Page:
Steve Osofsky: Ebola outbreak reminds us that most pathogens find us through wildlife
He says: Killing, eating, trading animals; mixing species; encroaching on wild areas risky
He says we must make alternative food available where people rely on wild food sources
Osofsky: Many diseases arise from our demanding more and more from wild nature
Editor’s Note: Steve Osofsky is executive director for wildlife health and health policy at the Wildlife Conservation Society.
Much has been written about the many failures the ongoing Ebola crisis in West Africa represents: from the genuine lack of access to basic health care in many developing countries to the fact that the front line first response has largely fallen upon the brave volunteers of the nongovernmental sector.
This week we have learned that a Spanish dog potentially exposed to Ebola was euthanized out of an abundance of caution, another reminder of how the fates of people and animals are often intertwined. But the animals that need to be much more front and center as we think about Ebola are not domestic dogs, but wildlife.
As the human toll and financial costs continue to mount, it is worth taking a moment to consider that the majority of emerging and resurging viral pathogens like Ebola find us through wildlife – or, more accurately, we find them. How can we most effectively intervene to prevent these tragic disease outbreaks?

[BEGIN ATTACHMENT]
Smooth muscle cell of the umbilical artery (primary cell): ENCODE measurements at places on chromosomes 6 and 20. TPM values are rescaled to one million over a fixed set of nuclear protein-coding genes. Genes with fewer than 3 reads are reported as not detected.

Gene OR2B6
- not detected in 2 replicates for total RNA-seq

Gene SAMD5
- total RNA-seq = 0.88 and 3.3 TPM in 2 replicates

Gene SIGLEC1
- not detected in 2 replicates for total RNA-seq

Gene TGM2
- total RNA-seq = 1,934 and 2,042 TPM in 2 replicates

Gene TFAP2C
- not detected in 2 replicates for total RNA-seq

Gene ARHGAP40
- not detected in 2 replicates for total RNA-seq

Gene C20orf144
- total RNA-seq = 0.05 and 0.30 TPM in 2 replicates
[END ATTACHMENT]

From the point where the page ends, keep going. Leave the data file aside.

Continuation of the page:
We likely will continue to invest millions in virus hunting, in cataloging the vast array of pathogens that lurk in wildlife around the world. That is intriguing and challenging work, and such efforts will likely continue to reveal a subset of pathogens we should worry about.
It’s important to note, however, that while there are likely hundreds of thousands, if not millions, of viruses we don’t even know about on land and sea, there are literally only a handful of human behaviors likely to bring humanity into contact with the potentially contagious ones carried by wildlife.
How do we encounter viruses carried by wild animals? We kill wildlife and eat or trade their body parts, we capture and trade live wildlife and mix species together in markets, and we encroach upon wilderness areas at increasingly dramatic scales. That’s about it. Three pretty straightforward things we can focus on. Of course our potential intervention points require more fine-grained information.
We next need to know who needs to eat wildlife. Food security is a basic human right. Many people around the world simply need to hunt to feed themselves and their families. For those people, we then need to identify species that should be avoided if at all possible.
If alternative, safe sources of nutrition can be made practically and reliably available, people should simply stop eating bats and primates. This is not the voice of conservation speaking here; it’s the voice of public health and common sense.
Knowing that bats are uniquely positioned in the animal kingdom as veritable virus factories, we need to know where people rely on access to bats as a food source. There are such places in the world, but there are likely as many if not more locales where bats are a preferred food, but not an essential one.
It’s important to note that the current Ebola outbreak appears to have originated when a 2-year-old child either touched a captured bat or consumed meat from one.
Bats seem to be a unique source of zoonotic viruses (viruses transmissible from animals to people) – from SARS and Ebola to Nipah and rabies – just to name a few. Because of this we should work to discourage the capture, killing and consumption of bats, the disruption of their roosting trees, and the establishment of farms right where they defecate and urinate.